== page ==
The distillation would intoxicate me also, but I shall not let it.

The atmosphere is not a perfume, it has no taste of the distillation, it is odorless,

It is for my mouth forever, I am in love with it,

I will go to the bank by the wood and become undisguised and naked,

I am mad for it to be in contact with me.

The smoke of my own breath,Leave of Grass

Echoes, ripples, buzz’d whispers, love-root, silk-thread, crotch and vine,

My respiration and inspiration, the beating of my heart, the passing of blood and air through my lungs,

The sniff of green leaves and dry leaves, and of the shore and dark-color’d sea-rocks, and of hay in the barn,

The sound of the belch’d words of my voice loos’d to the eddies of the wind,

A few light kisses, a few embraces, a reaching around of arms,

The play of shine and shade on the trees as the supple boughs wag,

The delight alone or in the rush of the streets, or along the fields and hill-sides,

The feeling of health, the full-noon trill, the song of me rising from bed and meeting the sun.

Have you reckon’d a thousand acres much? have you reckon’d the earth much?

Have you practis’d so long to learn to read?

Have you felt so proud to get at the meaning of poems?

Stop this day and night with me and you shall possess the origin of all poems,

You shall possess the good of the earth and sun, (there are millions of suns left,)

You shall no longer take things at second or third hand, nor look through the eyes of the dead, nor feed on the spectres in books,

You shall not look through my eyes either, nor take things from me,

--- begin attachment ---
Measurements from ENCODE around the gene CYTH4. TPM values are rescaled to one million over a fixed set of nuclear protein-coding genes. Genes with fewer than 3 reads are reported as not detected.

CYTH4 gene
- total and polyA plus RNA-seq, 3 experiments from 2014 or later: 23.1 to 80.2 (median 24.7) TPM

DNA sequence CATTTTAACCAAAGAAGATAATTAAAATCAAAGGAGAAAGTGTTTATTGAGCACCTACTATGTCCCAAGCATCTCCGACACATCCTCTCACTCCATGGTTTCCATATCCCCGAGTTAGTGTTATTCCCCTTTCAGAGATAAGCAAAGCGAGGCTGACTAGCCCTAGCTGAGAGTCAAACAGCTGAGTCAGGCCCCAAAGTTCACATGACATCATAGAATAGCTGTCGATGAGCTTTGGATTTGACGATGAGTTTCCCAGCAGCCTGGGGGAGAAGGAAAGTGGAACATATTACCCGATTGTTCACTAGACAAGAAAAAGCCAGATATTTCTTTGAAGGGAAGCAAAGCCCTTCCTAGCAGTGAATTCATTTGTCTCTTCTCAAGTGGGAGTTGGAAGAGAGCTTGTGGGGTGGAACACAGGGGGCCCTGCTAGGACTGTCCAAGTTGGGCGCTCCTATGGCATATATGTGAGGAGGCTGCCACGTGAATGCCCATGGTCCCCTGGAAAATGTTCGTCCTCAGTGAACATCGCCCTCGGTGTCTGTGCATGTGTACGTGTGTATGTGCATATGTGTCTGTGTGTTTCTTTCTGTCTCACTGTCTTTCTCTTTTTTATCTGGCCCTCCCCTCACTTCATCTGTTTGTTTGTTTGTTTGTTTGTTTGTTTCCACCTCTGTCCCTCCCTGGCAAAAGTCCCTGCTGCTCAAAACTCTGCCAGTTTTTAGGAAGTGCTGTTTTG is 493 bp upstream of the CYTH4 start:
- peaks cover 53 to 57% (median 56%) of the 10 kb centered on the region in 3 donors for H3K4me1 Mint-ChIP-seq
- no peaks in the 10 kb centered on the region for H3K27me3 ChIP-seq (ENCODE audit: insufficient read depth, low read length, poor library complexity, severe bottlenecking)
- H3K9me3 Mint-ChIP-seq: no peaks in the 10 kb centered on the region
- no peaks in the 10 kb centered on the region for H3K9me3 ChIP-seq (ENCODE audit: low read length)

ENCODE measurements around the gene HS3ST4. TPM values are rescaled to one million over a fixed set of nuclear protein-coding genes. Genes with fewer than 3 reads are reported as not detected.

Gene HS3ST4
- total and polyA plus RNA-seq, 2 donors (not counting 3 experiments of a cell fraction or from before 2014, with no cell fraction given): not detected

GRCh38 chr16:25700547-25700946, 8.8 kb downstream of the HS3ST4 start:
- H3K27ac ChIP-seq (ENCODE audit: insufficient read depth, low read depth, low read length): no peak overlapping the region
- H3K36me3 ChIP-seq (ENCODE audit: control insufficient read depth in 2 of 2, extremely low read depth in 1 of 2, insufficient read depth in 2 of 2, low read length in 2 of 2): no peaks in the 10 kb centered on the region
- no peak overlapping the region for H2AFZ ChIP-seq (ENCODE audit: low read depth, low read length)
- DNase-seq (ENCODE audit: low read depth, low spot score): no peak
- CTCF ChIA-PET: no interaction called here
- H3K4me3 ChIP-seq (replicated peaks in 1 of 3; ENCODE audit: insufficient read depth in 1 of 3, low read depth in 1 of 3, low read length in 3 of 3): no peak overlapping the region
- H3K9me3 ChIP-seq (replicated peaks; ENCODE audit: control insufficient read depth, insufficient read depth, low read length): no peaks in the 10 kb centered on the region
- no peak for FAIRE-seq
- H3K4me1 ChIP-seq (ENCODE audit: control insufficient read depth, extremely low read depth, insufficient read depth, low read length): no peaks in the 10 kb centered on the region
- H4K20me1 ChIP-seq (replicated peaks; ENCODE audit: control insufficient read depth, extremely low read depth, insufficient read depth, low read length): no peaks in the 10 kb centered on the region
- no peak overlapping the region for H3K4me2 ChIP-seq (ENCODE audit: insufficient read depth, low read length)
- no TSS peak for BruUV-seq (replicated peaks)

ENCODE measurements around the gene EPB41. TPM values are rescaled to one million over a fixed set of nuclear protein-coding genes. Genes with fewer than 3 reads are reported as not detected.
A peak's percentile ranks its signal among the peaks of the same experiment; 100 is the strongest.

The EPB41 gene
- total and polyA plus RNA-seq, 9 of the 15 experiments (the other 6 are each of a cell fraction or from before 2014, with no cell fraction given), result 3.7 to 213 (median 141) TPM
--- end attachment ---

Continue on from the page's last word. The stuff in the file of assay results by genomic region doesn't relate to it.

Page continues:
You shall listen to all sides and filter them from your self.

3

I have heard what the talkers were talking, the talk of the beginning and the end,

But I do not talk of the beginning or the end.

There was never any more inception than there is now,

Nor any more youth or age than there is now,

And will never be any more perfection than there is now,

Nor any more heaven or hell than there is now.

Urge and urge and urge,

Always the procreant urge of the world…..

It Started with a Shimmer…..

Amazing post from the great Joe McNally – the passion, the creativity, the visioning and the work!! Visit him at http://portfolio.joemcnally.com/#!/portfolio/C0000VjAIFt

Photofocus (old site)

Editor’s Note: We’d like to welcome Joe McNally to Photofocus. While Joe’s a busy guy, he’ll be making some posts here from time to time. Please give a warm welcome to Joe and encourage him by leaving feedback on the article and sharing it with your friends.

It Started with a Shimmer…

Actually, a shimmer and an idea.